Tasting Notes: Spiced red berries with plums and smoke hit on the nose. On the palate, the fruit quality is juicy, almost saucy, with warm berry notes of raspberries and cherries, accompanied by hints of fennel spice, herbs, and pepper. This is a simple, easy-going wine, but it’s worth giving it a little time to open up as the oak integrate and the wine becomes fruitier with a little air. It was medium-bodied with medium tannins and acid.
(Additional details here.)

Pairing: We had this wine with a simple pasta dish (recipe below) tossed with eggplant, tomatoes, and spicy ‘ndjua sausage. I was a little worried that the spicy sausage would be a problem, but the wine’s fruitiness stood up to the heat well and made for a very nice pairing. The winery also recommends pairing this wine with roasted lamb. 

eggplant, ndjua
dinner, pasta
Servings: 4
By: Nicole Ruiz Hudson
Pasta with Eggplant, Tomatoes, and ‘Ndjua

Pasta with Eggplant, Tomatoes, and ‘Ndjua

Prep Time: 40 MinCooking Time: 35 MinTotal Time: 1 H & 15 M


  • 2 small to medium eggplant, cubed
  • 12 oz pasta (in this case I used conchiglie)
  • 1 onion, diced
  • 1 Tbsp tomato paste
  • 6 oz ‘Ndjua
  • 12 to 15 oz tomato purée (you can also substitute in canned diced tomatoes)
  • 3 to 4 qarlic cloves, minced
  • 1 to 2 sprigs of rosemary
  • Olive oil
  • Salt
  • Pepper
  • Ricotta salata, for serving (or other salty, fresh white cheese, like feta)


  1. Salt the eggplant. (Optional – see note.) Place the eggplant in a colander and sprinkle liberally with salt, then toss to combine. Let the eggplant sit for 20 to 30 minutes. Arrange the colander over the sink or a bowl, so that moisture can drain off. Rinse the eggplant cubes well under cool water, then pat dry with paper towels.
  2. Meanwhile, bring a large pot of liberally salted water to a boil and cook pasta according to pasta instructions, or until pasta is al dente. Reserve a cup of the pasta water, then drain.
  3. Sauté the onions in a large pan with a generous pour of olive oil (about 2 Tbsps) over medium heat. Season with salt and pepper and cook until soft and translucent – about 8 to 10 minutes.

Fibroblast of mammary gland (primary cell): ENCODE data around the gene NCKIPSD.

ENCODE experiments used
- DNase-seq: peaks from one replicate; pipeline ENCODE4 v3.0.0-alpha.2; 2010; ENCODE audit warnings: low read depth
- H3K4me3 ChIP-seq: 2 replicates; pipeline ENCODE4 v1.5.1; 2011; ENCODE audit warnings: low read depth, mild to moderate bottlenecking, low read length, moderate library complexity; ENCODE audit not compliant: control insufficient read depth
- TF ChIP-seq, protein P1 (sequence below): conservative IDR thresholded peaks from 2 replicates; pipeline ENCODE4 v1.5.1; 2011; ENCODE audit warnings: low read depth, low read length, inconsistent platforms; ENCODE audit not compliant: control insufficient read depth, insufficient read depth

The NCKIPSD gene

4. Stir in the tomato paste and allow it to cook for a few minutes until it’s beginning to brown, then add in the ‘ndjua, tomato purée, the garlic cloves, and the rosemary sprigs. Stir in a splash of the pasta water, then reserve the rest to use as needed. Add in the eggplant, bring the mixture to a boil, then reduce heat and allow everything to cook over medium heat for about 15 to 20 minutes, or until the eggplant has softened and the sauce has thickened. Taste and adjust seasoning with salt and pepper as needed.
  5. Gently toss in the pasta to coat with the sauce. Serve topped with the ricotta salata.


People pre-salt eggplant to draw out bitterness, but most versions in stores today aren't all that bitter, so I usually only notice a mild difference in flavor once sauces are added on top. Given that, if you're in a rush, skipping the salting step shouldn't make a drastic difference.
Did you make this recipe?
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Created using The Recipes Generator

If you’re interested in learning more about Abruzzo, please see these previous posts:


And for another Verdicchio from the Marche's Castelli di Jesi check out: 



As I mentioned, the rest of the Italian Food Wine Travel (#ItalianFWT) bloggers are exploring issues of sustainability in Italian wines this month, hosted by Katarina of Grapevine Adventures.

Be sure to check out the rest of the group's posts here:


Additional sources used for this post:

Vineyard Brands

 The Oxford Companion via JancisRobinson.com


Vini d' Abruzzo

Umani Ronchi Jorio Montepulciano d'Abruzzo 2016 


This post contains affiliate links, including these Amazon Associate links, from which I might receive a commission at no cost to you.




  1. I'm a fan of Umani Ronchi whites- have yet to try their reds. Your roasted shrimp and pasta dish, oh yeah wih that wine. Starting to question whether farming organically is enough these days. How about you? Wait! Don't answer that, it's a whole different discussion.

    1. It is a whole different discussion with many different facets, but there's still so far to go even on this front.

  2. I agree with you, Nicole - I'm not dogmatic on the subject of sustainability but I care and look for it. Every pairing in your post looks outstanding!


Thanks so much for leaving your comments and questions. I always love to hear from you!